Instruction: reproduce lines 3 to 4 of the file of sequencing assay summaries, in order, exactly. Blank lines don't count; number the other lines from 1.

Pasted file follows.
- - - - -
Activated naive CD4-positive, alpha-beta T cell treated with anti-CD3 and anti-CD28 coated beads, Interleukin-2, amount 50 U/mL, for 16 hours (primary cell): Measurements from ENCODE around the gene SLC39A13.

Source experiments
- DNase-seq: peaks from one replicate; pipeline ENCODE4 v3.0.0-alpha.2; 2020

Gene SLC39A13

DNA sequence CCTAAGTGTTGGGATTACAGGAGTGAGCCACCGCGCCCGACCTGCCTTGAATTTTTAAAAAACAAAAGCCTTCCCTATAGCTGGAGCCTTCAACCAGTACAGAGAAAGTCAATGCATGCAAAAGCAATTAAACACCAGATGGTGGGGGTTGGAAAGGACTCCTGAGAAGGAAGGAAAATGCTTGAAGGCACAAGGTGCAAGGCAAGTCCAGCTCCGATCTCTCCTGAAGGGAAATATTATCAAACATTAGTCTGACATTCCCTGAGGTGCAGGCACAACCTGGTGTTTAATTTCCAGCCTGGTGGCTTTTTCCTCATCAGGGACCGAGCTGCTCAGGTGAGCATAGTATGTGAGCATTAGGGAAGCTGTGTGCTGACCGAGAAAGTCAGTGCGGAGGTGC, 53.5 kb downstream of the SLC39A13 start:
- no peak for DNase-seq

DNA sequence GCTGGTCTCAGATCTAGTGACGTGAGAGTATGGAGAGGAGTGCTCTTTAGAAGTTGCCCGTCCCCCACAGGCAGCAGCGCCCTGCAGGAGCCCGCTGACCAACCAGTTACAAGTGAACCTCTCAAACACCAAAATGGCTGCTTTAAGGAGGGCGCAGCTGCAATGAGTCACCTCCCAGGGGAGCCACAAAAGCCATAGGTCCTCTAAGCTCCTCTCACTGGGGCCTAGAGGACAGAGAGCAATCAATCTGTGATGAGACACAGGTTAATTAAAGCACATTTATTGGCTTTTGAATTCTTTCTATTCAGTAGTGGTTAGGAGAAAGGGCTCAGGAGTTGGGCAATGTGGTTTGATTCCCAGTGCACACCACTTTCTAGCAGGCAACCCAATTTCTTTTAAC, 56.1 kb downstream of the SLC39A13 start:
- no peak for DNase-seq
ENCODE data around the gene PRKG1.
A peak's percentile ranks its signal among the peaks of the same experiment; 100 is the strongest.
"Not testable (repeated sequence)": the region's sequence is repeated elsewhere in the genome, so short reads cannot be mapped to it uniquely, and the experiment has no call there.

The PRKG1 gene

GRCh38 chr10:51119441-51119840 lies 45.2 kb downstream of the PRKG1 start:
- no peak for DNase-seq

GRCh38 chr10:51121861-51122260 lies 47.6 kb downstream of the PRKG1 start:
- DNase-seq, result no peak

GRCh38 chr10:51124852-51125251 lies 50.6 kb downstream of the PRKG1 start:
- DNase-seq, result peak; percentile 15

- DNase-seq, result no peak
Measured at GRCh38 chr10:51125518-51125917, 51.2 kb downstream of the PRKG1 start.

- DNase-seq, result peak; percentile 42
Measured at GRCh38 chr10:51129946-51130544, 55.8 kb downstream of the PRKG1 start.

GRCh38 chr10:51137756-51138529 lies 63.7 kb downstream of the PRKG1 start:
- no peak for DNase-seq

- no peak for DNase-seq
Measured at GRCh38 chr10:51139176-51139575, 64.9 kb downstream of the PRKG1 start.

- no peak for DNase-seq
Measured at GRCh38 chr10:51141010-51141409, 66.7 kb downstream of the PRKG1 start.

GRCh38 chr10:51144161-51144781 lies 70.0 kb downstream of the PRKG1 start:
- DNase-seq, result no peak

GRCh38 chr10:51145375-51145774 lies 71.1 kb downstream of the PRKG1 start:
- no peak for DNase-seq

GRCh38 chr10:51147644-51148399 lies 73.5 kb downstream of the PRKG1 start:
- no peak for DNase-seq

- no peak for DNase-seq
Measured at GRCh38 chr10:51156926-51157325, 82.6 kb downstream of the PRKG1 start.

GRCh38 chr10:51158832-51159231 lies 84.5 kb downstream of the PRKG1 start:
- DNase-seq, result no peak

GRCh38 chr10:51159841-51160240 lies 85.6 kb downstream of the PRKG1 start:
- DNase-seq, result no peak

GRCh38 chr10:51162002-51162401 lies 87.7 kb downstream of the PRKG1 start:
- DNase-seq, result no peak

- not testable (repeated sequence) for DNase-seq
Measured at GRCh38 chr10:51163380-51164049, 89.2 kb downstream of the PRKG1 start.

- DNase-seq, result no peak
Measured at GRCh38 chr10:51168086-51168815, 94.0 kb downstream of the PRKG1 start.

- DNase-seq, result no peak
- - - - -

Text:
- DNase-seq: peaks from one replicate; pipeline ENCODE4 v3.0.0-alpha.2; 2020

Gene SLC39A13